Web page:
Wildlife in our gardens


#1384

I need some tree frogs! Or some birds with a clue! Orchard is loaded with these grasshoppers. Not quite a plague of locusts but it feels like it.


#1385

I feel your pain. We have what we call cow birds but they are actually cattle egrets and if you can get them to come around they can do some damage to the plague. The other thing is domestic birds: i.e. Chickens or Guinea Fowl. I would love to have some of both but here if you let them free range you are feeding the raptors and coyotes!!!


#1386

Black Swallowtail Caterpillar on dill.


#1387

How do you get rid of hornworms?

Feed em to your resident box turtle!!!


#1388

I took a couple of short videos with my iPhone of her eating the hornworms, but don’t know how to load those.
She ate 3 HUGE hornworms and probably would have eaten more. Too bad those guys are always at the tops of the plants, and alas, the turtle is stuck on the ground.


#1389

We have some guineas, but also have a young Pyrenees that unfortunately thinks guineas are very fun to chase. So they don’t stay around the orchard long enough. Also, the smart hoppers are mostly staying up out of guinea range now.


#1390

Get rid of horn worms…toss them into the property of your nosy or ill tempered neighbor?

Or pretend they are those crackling little pops on the 4th of July as you launch them to the pavement at high speed?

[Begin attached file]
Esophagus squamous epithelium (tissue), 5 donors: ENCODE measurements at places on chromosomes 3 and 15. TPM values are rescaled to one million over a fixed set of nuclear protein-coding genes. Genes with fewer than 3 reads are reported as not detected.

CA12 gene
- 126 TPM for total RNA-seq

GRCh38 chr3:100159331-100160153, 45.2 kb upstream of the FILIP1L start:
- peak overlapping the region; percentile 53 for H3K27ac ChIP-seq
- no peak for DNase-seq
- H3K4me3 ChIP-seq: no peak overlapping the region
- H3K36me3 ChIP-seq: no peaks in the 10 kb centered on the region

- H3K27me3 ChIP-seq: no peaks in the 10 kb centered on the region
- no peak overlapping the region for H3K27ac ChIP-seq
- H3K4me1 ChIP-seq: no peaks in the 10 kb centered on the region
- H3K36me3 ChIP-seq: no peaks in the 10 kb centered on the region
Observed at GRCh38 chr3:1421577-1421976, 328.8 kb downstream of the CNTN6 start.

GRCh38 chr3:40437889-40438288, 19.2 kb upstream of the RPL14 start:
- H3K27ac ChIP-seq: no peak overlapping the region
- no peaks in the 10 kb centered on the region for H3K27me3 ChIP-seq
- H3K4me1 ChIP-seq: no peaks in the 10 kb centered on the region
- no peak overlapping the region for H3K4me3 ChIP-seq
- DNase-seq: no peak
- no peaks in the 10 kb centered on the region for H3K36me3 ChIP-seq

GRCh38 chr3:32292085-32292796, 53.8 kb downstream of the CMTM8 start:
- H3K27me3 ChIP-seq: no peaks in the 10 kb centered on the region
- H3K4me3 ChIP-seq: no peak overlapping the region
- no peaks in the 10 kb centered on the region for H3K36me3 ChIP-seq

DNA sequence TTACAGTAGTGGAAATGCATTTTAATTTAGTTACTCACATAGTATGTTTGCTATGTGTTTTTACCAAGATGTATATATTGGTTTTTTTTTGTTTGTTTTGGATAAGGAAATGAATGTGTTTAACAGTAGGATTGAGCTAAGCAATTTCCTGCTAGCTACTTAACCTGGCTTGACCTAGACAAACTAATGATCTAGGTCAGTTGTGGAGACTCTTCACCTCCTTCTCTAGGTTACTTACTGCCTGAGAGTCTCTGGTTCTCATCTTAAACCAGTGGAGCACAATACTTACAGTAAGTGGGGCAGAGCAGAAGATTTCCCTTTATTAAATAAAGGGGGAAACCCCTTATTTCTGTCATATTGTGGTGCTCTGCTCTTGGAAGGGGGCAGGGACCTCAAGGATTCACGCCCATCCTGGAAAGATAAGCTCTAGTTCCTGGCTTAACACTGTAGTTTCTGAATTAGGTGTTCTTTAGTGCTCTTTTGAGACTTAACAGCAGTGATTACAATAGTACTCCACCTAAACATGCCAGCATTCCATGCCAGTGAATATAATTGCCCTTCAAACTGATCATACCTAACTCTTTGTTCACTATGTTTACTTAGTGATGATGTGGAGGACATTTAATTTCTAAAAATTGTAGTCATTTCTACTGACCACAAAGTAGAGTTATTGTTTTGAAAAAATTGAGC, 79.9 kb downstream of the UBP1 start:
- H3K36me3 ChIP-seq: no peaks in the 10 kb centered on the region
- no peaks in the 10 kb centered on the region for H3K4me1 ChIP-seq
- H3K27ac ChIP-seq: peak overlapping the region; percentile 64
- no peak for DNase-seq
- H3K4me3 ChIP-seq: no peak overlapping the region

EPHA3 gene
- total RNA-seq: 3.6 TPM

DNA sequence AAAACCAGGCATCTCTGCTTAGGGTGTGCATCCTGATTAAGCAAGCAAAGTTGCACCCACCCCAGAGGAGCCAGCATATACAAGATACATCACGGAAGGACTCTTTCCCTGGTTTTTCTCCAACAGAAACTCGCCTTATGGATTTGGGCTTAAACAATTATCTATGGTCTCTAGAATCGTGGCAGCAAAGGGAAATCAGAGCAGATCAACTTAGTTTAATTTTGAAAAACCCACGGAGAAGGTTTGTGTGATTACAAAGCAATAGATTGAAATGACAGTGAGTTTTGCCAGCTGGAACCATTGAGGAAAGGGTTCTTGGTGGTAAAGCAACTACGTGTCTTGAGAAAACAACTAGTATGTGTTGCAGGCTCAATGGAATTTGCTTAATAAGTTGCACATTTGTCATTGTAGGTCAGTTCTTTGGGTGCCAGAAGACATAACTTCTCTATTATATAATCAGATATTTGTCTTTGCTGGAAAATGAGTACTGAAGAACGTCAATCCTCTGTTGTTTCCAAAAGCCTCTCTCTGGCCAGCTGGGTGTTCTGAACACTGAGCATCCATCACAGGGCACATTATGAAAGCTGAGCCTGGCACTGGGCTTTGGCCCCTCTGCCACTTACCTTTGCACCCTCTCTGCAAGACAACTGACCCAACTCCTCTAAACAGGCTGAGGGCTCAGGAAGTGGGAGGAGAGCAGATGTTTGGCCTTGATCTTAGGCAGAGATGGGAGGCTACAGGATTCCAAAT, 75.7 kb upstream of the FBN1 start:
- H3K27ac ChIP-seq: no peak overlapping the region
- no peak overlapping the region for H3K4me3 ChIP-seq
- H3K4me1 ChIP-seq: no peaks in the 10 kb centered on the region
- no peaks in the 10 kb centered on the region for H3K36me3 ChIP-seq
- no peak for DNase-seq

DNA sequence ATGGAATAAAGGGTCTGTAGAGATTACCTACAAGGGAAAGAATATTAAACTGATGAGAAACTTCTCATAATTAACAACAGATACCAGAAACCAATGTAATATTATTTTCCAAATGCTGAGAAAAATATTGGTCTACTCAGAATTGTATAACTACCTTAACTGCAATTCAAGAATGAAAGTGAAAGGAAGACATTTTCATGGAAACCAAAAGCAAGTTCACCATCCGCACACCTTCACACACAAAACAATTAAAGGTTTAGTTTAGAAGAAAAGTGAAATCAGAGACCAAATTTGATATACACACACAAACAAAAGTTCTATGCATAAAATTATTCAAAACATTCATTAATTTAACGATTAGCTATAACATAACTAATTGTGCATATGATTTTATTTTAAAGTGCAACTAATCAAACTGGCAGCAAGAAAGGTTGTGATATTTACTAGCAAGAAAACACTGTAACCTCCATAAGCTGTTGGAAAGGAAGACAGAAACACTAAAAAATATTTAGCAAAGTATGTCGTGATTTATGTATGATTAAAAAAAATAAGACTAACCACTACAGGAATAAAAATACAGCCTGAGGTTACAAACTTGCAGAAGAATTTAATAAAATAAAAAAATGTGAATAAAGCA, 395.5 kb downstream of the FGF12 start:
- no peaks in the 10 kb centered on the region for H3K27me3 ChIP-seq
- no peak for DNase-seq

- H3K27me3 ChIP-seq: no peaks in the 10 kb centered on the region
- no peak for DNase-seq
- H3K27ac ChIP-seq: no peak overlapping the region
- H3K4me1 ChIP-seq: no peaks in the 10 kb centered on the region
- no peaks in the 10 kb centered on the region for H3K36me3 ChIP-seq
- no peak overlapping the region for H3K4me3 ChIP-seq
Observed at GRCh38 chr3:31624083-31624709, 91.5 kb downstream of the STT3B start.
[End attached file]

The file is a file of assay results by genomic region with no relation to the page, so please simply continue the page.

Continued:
Or…let the guys eat your tobacco and tomatoes…they’re probably not good for you anyhow!


#1391

BlueBerry you are too funny! :joy:

When my kids were little, I let them hunt for the hornworms and pick them off the tomato plants and squish them. The bright green liquid spurting out of their bodies was so gross, they couldn’t resist. I have to admit, I feel slightly bad about dispatching them. The moths that lay the eggs that turn into the hornworms are good pollinators, I assume. But as we know, hornworms can really do some damage to peppers and tomatoes. Now that I know my turtle friend loves eating them, I will look for her (she was hanging out right under the tomatoes) and feed her as many as she can eat.


#1392

Florida standoff…

image


#1393

Does anybody recognize the species? I would like to know what it eats. It does not fly yet. I had to yell at my dog to keep him from pouncing on the little critter.


#1394

It looks like an insect eater possibly? Maybe some ground up mealworm, bugs or pieces of a worm. Usually a small flat dish is best for water and try to put it in a box outside during the day hopefully where its parents can see it so they come grab it or feed it. If it is a seed eater for the young ones usually you need to crush up the seeds and mix in a grit


#1395

When it dried off, it was an American Bushtit. It was able to flap two feet from the floor to the window sill in the spare room when dry, but no more than a foot when wet. I released it into our holly tree full of bushtitties. I figured the fledgling probably belongs to them. If it can evade the cats a while longer, it should survive.